• What are your priorities, needs and interests as a traveller?

  • What aspects of your travel style might irritate others? 

  • What is the point at which a certain quality or behavior in a travel companion irritates you?

  • Do you enjoy doing some things on your own? 

  • What are your spending priorities? Are you frugal with your spending or do you splurge?

  • Do you prefer to take the lead or do you prefer to follow?

  • What is your preferred pace of travel?

  • What types of activities do you value the most?

Ask the right questions

plans for travel laid out on a table
Photo by Dariusz Sankowski

Next, you have to ask your potential companion the right questions. The primary purpose of these questions is to determine if you'll be compatible as travel companions. If you think a compatibility test may be awkward to navigate, select a couple of these topics that are important to you and start a conversation with your potential travel companion. It's crucial that you enjoy doing comparable activities, work similar hours, and have a similar budget. Examples are;

  • Do you prefer cities or the countryside?

  • Do you like to drink or go clubbing?

  • When and how do you prefer your meals? Sitting down, or on the go?

  • How long does it take to get ready in the morning?

  • Do you like to sleep in on vacation? What time do you typically wake up?

  • Are you willing to split up for a day if we want to do different things?

  • What type of accommodations do you prefer?

  • What budget are you on? What is your target cost per day?

  • Do you like to chat with the locals?

  • How long can you stay in one place?

  • Do you prefer to have everything planned out ahead of time or do you prefer to be spontaneous?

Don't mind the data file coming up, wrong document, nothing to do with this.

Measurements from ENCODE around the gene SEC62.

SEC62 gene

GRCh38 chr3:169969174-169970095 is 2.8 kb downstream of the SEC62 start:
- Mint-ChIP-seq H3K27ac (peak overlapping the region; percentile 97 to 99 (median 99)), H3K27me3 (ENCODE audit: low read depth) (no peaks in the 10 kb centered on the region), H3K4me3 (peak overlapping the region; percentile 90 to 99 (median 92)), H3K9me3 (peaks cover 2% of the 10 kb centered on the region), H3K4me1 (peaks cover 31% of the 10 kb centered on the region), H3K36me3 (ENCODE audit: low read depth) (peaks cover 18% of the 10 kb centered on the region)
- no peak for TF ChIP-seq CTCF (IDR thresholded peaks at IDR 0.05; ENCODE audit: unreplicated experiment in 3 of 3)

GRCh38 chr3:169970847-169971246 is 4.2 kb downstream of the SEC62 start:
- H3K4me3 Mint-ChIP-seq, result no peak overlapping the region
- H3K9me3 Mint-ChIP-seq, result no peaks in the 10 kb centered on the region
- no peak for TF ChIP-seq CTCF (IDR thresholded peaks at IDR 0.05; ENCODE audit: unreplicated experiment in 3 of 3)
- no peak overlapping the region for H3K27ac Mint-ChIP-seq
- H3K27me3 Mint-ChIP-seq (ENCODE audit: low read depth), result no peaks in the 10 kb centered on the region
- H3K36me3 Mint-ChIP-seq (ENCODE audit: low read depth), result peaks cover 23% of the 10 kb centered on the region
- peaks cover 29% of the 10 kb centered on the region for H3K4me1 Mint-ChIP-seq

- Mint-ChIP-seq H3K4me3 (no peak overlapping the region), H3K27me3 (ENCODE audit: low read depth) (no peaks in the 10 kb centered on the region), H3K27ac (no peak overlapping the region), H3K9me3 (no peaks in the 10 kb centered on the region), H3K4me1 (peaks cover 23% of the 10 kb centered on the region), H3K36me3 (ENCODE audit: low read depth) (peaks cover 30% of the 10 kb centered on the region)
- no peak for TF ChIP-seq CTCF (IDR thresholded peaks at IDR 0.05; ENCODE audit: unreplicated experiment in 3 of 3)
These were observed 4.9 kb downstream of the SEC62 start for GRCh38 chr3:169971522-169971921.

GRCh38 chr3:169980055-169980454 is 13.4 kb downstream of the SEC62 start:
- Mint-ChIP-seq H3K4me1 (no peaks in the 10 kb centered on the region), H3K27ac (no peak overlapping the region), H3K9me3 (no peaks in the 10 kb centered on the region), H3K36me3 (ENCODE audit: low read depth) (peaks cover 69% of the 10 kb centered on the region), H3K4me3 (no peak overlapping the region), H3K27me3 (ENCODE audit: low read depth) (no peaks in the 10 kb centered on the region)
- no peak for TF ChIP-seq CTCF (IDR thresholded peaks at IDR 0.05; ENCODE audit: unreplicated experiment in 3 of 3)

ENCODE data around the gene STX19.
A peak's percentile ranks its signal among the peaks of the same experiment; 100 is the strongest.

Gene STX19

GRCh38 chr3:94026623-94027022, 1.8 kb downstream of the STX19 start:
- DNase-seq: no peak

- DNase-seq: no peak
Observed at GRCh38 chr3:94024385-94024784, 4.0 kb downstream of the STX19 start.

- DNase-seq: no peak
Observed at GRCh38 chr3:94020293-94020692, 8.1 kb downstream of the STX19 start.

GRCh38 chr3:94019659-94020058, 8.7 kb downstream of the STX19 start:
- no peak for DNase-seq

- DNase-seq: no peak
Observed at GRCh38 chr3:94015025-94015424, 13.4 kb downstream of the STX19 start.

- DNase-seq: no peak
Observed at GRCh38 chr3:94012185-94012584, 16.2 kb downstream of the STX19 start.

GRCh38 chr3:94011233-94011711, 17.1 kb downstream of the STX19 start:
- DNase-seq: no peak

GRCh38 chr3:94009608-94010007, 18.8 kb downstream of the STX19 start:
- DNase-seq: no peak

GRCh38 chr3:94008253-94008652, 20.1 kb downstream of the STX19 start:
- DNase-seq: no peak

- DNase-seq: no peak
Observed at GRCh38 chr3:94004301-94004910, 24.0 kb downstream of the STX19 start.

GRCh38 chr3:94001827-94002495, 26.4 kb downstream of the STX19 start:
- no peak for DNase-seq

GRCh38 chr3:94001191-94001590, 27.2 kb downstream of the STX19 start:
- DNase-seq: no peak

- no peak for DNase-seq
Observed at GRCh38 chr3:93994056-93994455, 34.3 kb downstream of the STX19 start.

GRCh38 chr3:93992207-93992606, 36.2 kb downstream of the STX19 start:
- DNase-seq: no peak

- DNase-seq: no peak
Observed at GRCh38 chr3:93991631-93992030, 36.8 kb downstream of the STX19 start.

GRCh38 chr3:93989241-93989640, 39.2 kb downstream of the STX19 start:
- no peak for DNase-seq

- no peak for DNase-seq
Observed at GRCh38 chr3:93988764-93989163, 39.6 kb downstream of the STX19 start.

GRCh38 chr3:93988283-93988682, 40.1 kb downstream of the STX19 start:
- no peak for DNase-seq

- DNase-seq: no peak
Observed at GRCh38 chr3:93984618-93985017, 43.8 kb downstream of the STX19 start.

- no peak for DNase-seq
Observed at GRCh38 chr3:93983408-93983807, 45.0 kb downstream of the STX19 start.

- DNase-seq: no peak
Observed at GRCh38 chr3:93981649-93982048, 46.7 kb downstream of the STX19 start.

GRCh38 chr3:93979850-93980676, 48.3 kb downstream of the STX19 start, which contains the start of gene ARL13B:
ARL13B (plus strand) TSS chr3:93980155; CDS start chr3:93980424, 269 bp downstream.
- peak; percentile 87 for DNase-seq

• Do you prefer to take the lead or do you prefer to follow?

For a more extensive travel partner compatibility questionnaire, check out this list put together by Anne Betts 

Knowledge is power

two friends plan a holiday at a laptop
Photo by Brooke Cagle

Finally, it pays to get as much information as possible before you both decide to travel together. Schedule a time to talk. Set up a video call. Go out to lunch or spend the day exploring together if you live in the same area. Make it clear that the goal is for you to determine whether or not to travel together. 

"Get as much information as possible before you decide to travel together"

After that, look for compromises and solutions. In situations where your travel styles differ, find alternatives. Schedule another meeting if necessary to go over the possibilities and how to fit them into your vacation. Staying in separate accommodations, splitting up for short periods when your interests deviate or deciding on “ground rules” to steer the relationship are all possibilities.